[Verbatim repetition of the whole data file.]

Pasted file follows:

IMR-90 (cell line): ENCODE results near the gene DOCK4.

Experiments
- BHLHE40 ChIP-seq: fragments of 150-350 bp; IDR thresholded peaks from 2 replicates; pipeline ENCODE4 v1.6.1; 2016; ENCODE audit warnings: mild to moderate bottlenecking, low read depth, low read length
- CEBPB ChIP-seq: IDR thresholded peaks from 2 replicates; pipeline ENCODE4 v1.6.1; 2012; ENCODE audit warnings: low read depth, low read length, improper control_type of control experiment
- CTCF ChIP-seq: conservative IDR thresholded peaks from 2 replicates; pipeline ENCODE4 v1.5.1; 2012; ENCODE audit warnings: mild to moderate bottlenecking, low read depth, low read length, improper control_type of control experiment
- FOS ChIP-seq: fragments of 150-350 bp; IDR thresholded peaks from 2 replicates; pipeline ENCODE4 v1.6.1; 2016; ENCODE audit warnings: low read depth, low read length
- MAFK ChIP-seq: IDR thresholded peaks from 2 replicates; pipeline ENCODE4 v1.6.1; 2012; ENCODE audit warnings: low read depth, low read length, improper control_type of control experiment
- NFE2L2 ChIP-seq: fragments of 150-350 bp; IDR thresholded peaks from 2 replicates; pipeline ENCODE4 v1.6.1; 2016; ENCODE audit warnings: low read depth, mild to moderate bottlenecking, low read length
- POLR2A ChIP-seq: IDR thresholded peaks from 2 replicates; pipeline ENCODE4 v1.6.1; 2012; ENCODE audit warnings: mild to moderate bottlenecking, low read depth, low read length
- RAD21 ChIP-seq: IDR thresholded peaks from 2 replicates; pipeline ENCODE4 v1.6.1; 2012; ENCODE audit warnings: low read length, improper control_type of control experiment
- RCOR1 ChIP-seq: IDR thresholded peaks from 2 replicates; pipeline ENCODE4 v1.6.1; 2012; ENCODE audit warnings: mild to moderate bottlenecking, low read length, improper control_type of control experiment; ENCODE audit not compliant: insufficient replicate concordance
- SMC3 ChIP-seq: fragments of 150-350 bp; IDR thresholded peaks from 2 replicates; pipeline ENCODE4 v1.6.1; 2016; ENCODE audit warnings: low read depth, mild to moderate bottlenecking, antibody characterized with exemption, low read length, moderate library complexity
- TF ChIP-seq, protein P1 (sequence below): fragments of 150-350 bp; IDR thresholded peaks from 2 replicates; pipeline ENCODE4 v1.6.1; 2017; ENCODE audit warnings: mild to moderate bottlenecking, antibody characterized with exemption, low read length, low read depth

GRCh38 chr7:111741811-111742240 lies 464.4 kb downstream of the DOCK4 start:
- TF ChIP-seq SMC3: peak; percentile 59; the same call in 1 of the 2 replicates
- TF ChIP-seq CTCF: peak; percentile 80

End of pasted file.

IMR-90 (cell line): ENCODE results near the gene DOCK4.

Experiments
- BHLHE40 ChIP-seq: fragments of 150-350 bp; IDR thresholded peaks from 2 replicates; pipeline ENCODE4 v1.6.1; 2016; ENCODE audit warnings: mild to moderate bottlenecking, low read depth, low read length
- CEBPB ChIP-seq: IDR thresholded peaks from 2 replicates; pipeline ENCODE4 v1.6.1; 2012; ENCODE audit warnings: low read depth, low read length, improper control_type of control experiment
- CTCF ChIP-seq: conservative IDR thresholded peaks from 2 replicates; pipeline ENCODE4 v1.5.1; 2012; ENCODE audit warnings: mild to moderate bottlenecking, low read depth, low read length, improper control_type of control experiment
- FOS ChIP-seq: fragments of 150-350 bp; IDR thresholded peaks from 2 replicates; pipeline ENCODE4 v1.6.1; 2016; ENCODE audit warnings: low read depth, low read length
- MAFK ChIP-seq: IDR thresholded peaks from 2 replicates; pipeline ENCODE4 v1.6.1; 2012; ENCODE audit warnings: low read depth, low read length, improper control_type of control experiment
- NFE2L2 ChIP-seq: fragments of 150-350 bp; IDR thresholded peaks from 2 replicates; pipeline ENCODE4 v1.6.1; 2016; ENCODE audit warnings: low read depth, mild to moderate bottlenecking, low read length
- POLR2A ChIP-seq: IDR thresholded peaks from 2 replicates; pipeline ENCODE4 v1.6.1; 2012; ENCODE audit warnings: mild to moderate bottlenecking, low read depth, low read length
- RAD21 ChIP-seq: IDR thresholded peaks from 2 replicates; pipeline ENCODE4 v1.6.1; 2012; ENCODE audit warnings: low read length, improper control_type of control experiment
- RCOR1 ChIP-seq: IDR thresholded peaks from 2 replicates; pipeline ENCODE4 v1.6.1; 2012; ENCODE audit warnings: mild to moderate bottlenecking, low read length, improper control_type of control experiment; ENCODE audit not compliant: insufficient replicate concordance
- SMC3 ChIP-seq: fragments of 150-350 bp; IDR thresholded peaks from 2 replicates; pipeline ENCODE4 v1.6.1; 2016; ENCODE audit warnings: low read depth, mild to moderate bottlenecking, antibody characterized with exemption, low read length, moderate library complexity
- TF ChIP-seq, protein P1 (sequence below): fragments of 150-350 bp; IDR thresholded peaks from 2 replicates; pipeline ENCODE4 v1.6.1; 2017; ENCODE audit warnings: mild to moderate bottlenecking, antibody characterized with exemption, low read length, low read depth

GRCh38 chr7:111741811-111742240 lies 464.4 kb downstream of the DOCK4 start:
- TF ChIP-seq SMC3: peak; percentile 59; the same call in 1 of the 2 replicates
- TF ChIP-seq CTCF: peak; percentile 80